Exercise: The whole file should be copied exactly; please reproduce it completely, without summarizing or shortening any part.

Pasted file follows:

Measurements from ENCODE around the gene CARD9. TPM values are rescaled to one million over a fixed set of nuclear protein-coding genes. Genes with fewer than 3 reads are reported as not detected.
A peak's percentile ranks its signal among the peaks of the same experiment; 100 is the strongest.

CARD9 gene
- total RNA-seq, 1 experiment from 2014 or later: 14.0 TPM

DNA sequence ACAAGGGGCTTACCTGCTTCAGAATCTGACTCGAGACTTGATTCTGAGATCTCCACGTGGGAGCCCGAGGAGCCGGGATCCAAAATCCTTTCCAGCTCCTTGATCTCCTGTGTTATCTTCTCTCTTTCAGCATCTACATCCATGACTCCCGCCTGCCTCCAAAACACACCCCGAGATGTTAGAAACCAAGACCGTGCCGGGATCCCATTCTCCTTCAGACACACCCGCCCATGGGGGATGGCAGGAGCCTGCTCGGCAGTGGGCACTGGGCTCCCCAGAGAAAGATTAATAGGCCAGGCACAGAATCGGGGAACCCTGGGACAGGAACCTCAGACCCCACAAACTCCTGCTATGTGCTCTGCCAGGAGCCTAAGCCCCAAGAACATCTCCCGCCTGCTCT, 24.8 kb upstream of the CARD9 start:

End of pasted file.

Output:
Measurements from ENCODE around the gene CARD9. TPM values are rescaled to one million over a fixed set of nuclear protein-coding genes. Genes with fewer than 3 reads are reported as not detected.
A peak's percentile ranks its signal among the peaks of the same experiment; 100 is the strongest.

CARD9 gene
- total RNA-seq, 1 experiment from 2014 or later: 14.0 TPM

DNA sequence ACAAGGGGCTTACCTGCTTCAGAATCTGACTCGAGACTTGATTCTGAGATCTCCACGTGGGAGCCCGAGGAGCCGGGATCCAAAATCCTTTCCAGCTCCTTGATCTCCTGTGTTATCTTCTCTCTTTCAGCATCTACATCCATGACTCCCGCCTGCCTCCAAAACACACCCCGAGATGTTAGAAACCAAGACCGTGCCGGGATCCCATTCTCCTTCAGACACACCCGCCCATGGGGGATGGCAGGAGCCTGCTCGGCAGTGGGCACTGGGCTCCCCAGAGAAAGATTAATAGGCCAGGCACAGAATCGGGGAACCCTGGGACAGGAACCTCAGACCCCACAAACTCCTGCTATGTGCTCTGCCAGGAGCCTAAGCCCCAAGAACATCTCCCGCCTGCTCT, 24.8 kb upstream of the CARD9 start: